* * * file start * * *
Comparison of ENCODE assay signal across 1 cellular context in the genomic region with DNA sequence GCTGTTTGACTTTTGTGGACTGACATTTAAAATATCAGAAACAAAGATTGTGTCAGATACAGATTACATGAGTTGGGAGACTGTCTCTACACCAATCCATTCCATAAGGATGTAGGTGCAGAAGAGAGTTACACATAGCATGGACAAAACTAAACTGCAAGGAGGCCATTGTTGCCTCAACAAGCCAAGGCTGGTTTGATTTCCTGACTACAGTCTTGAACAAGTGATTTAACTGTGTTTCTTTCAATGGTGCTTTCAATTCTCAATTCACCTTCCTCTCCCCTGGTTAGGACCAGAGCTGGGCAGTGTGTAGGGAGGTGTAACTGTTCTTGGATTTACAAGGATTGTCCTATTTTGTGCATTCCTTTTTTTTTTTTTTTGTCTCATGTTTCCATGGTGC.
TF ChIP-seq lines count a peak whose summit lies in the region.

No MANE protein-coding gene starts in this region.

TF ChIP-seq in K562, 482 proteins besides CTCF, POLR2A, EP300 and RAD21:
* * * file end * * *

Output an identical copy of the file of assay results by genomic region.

Comparison of ENCODE assay signal across 1 cellular context in the genomic region with DNA sequence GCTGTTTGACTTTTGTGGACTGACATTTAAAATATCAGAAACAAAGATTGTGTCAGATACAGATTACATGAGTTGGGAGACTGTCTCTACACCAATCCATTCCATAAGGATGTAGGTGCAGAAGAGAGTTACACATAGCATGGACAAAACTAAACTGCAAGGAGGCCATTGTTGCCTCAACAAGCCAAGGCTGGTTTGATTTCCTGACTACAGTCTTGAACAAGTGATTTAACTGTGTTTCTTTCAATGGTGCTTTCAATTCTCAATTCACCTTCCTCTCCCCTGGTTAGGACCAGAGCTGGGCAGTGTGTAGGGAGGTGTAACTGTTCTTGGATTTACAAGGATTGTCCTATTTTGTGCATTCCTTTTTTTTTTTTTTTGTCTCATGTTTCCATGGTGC.
TF ChIP-seq lines count a peak whose summit lies in the region.

No MANE protein-coding gene starts in this region.

TF ChIP-seq in K562, 482 proteins besides CTCF, POLR2A, EP300 and RAD21: